- The OCBC Titanium Rewards’ 4 mpd cap is based on membership year, so if you have a big-ticket item to purchase, you can utilise your entire year’s cap (S$13.3K) at one go
The OCBC Titanium Rewards Pink and Blue cards each have their own S$13,335 annual cap, so big spenders can get both (OCBC$ will pool together).
Do note that each bank has a slightly different definition of shopping, so I’d advise you check the T&Cs for clarity.
Online Transactions: Citi Rewards or DBS Woman’s World Card
|4 mpd||Max S$1K per s. month, excludes travel|
|4 mpd||Max S$2K per c. month|
Like contactless payments, online transactions are another big catch-all category. Just think of how many online transactions you typically make in a given month: movie tickets, Grab rides, Deliveroo, Shopee, Netflix subscriptions etc.
Both the Citi Rewards or DBS WWMC will earn 4 mpd, so long as it doesn’t fall into the bank’s general list of exclusions (e.g. insurance, donations), or in the specific case of the Citi Rewards, travel (e.g. airfares, hotels, rental cars, travel agencies).
|❓ Blacklist vs Whitelist|
You could certainly use the HSBC Revolution or UOB PPV for some online transactions, but it’s important to remember these cards follow a “whitelist” approach: a given online transaction doesn’t earn 4 mpd unless its MCC falls within the inclusion list.
Contrast this with the Citi Rewards and DBS WWMC, which follow a “blacklist” approach: a given online transaction will earn 4 mpd unless its MCC falls within the exclusion list.
It just means you need to be more careful with the HSBC Revolution and UOB PPV.
If you’re using the Citi Rewards Card, remember to avoid in-app mobile wallet payments, because you won’t earn any bonus. For example, using your Citi Rewards Card with Deliveroo directly would earn 4 mpd, but using your Citi Rewards Card with Deliveroo via Google Pay would earn only 0.4 mpd.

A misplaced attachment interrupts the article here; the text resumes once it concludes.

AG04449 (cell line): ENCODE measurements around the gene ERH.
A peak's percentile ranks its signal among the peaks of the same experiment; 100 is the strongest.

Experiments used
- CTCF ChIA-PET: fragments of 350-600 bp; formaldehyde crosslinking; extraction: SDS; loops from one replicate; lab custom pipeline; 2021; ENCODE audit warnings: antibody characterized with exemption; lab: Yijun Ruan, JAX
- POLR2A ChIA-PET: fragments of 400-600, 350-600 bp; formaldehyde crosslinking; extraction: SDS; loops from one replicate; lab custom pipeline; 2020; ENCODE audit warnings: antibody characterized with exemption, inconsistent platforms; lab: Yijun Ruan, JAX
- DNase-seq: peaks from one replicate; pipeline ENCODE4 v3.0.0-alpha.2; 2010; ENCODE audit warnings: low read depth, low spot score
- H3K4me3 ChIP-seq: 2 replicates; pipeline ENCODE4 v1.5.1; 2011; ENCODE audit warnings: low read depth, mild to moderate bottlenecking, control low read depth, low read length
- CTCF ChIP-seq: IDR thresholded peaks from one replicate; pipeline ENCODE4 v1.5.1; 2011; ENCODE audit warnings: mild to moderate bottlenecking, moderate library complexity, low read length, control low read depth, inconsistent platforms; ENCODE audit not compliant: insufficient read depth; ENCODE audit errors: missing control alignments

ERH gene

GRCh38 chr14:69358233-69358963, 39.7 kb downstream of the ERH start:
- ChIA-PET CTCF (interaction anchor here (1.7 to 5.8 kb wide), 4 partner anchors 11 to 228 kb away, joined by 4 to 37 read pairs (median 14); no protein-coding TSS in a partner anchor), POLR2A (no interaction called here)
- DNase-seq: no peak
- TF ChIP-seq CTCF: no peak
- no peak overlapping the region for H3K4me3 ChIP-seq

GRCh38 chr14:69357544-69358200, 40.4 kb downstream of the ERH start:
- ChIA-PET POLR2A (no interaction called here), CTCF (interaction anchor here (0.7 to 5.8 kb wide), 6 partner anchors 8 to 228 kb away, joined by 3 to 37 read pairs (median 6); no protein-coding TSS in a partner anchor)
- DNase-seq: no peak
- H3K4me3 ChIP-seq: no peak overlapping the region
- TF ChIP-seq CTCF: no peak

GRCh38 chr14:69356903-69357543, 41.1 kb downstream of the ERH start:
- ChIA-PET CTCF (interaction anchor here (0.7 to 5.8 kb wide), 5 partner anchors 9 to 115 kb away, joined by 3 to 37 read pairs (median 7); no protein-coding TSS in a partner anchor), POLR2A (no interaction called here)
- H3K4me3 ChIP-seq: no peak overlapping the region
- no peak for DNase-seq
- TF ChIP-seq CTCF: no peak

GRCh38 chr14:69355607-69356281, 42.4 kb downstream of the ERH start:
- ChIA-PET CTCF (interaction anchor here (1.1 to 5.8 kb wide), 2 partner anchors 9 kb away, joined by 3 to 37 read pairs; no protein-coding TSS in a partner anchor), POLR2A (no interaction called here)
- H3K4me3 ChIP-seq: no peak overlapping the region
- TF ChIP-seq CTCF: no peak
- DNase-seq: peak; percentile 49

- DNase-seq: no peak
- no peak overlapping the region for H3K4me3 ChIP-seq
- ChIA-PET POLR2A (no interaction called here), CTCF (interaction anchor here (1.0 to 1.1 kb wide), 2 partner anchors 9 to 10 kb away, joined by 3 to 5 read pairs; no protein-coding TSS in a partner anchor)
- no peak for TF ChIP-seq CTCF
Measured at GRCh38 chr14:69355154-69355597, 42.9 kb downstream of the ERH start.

Petrol: UOB Lady’s Cards, UOB Preferred Platinum Visa, UOB Visa Signature
|UOB Lady’s Card|
|6 mpd*||Max S$1K per c. month. Must choose transport as bonus category|
|UOB Lady’s Solitaire|
|6 mpd*||Max S$3K per c. month. Must choose transport as bonus category|
|4 mpd*||Max S$1.1K per c. month, must use mobile payments|
|UOB Visa Signature|
|4 mpd*||S$1K-2K on petrol + contactless per s. month|
|*SPC transactions will earn bonus UNI$ but not base UNI$, i.e. deduct 0.4 mpd from the amounts above. UOB PPV will not earn any points with SPC|
Although I feel the best card for petrol is the one that gives the biggest discount, if you’re just looking at miles then it’s a toss up among the UOB Lady’s Cards, UOB PPV or UOB Visa Signature.
UOB Lady’s Cardholders will earn 6 mpd on petrol, provided they select transport as their quarterly bonus category. UOV PPV Cardholders will earn 4 mpd, provided they pay by mobile contactless, and UOB Visa Signature Cardholders will earn 4 mpd, provided they spend at least S$1,000 on local contactless payments and/or petrol in a given statement month.
It was previously thought that UOB cards would not earn miles at Shell and SPC stations, but on-ground testing has shown otherwise. Shell transactions earn full UNI$, while SPC transactions earn bonus UNI$ with all cards except the UOB PPV.